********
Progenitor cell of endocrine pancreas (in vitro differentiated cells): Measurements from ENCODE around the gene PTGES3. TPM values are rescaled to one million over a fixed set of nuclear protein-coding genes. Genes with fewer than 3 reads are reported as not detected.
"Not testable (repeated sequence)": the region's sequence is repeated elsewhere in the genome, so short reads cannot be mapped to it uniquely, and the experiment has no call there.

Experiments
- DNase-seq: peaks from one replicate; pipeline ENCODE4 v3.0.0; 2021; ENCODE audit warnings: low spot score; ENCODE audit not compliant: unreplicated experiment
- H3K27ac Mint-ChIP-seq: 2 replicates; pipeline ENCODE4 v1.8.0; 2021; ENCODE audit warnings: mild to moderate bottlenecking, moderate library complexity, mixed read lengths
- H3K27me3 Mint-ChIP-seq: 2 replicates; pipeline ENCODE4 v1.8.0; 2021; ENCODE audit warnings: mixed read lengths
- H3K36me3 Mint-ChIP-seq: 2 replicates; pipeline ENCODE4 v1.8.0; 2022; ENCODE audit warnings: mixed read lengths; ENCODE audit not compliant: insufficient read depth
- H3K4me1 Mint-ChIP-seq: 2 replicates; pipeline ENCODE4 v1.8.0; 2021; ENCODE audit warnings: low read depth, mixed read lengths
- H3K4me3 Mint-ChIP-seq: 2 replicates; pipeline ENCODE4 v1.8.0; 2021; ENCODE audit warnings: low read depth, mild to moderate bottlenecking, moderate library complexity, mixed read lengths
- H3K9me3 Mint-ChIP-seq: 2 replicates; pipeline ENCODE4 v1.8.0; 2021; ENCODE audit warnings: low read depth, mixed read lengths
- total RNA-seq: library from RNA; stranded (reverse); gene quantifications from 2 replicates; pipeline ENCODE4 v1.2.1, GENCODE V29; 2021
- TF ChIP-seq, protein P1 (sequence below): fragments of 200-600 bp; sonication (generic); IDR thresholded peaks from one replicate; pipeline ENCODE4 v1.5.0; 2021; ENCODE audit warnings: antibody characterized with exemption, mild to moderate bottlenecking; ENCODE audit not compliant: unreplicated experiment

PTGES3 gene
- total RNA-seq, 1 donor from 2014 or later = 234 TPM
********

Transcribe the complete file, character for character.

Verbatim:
Progenitor cell of endocrine pancreas (in vitro differentiated cells): Measurements from ENCODE around the gene PTGES3. TPM values are rescaled to one million over a fixed set of nuclear protein-coding genes. Genes with fewer than 3 reads are reported as not detected.
"Not testable (repeated sequence)": the region's sequence is repeated elsewhere in the genome, so short reads cannot be mapped to it uniquely, and the experiment has no call there.

Experiments
- DNase-seq: peaks from one replicate; pipeline ENCODE4 v3.0.0; 2021; ENCODE audit warnings: low spot score; ENCODE audit not compliant: unreplicated experiment
- H3K27ac Mint-ChIP-seq: 2 replicates; pipeline ENCODE4 v1.8.0; 2021; ENCODE audit warnings: mild to moderate bottlenecking, moderate library complexity, mixed read lengths
- H3K27me3 Mint-ChIP-seq: 2 replicates; pipeline ENCODE4 v1.8.0; 2021; ENCODE audit warnings: mixed read lengths
- H3K36me3 Mint-ChIP-seq: 2 replicates; pipeline ENCODE4 v1.8.0; 2022; ENCODE audit warnings: mixed read lengths; ENCODE audit not compliant: insufficient read depth
- H3K4me1 Mint-ChIP-seq: 2 replicates; pipeline ENCODE4 v1.8.0; 2021; ENCODE audit warnings: low read depth, mixed read lengths
- H3K4me3 Mint-ChIP-seq: 2 replicates; pipeline ENCODE4 v1.8.0; 2021; ENCODE audit warnings: low read depth, mild to moderate bottlenecking, moderate library complexity, mixed read lengths
- H3K9me3 Mint-ChIP-seq: 2 replicates; pipeline ENCODE4 v1.8.0; 2021; ENCODE audit warnings: low read depth, mixed read lengths
- total RNA-seq: library from RNA; stranded (reverse); gene quantifications from 2 replicates; pipeline ENCODE4 v1.2.1, GENCODE V29; 2021
- TF ChIP-seq, protein P1 (sequence below): fragments of 200-600 bp; sonication (generic); IDR thresholded peaks from one replicate; pipeline ENCODE4 v1.5.0; 2021; ENCODE audit warnings: antibody characterized with exemption, mild to moderate bottlenecking; ENCODE audit not compliant: unreplicated experiment

PTGES3 gene
- total RNA-seq, 1 donor from 2014 or later = 234 TPM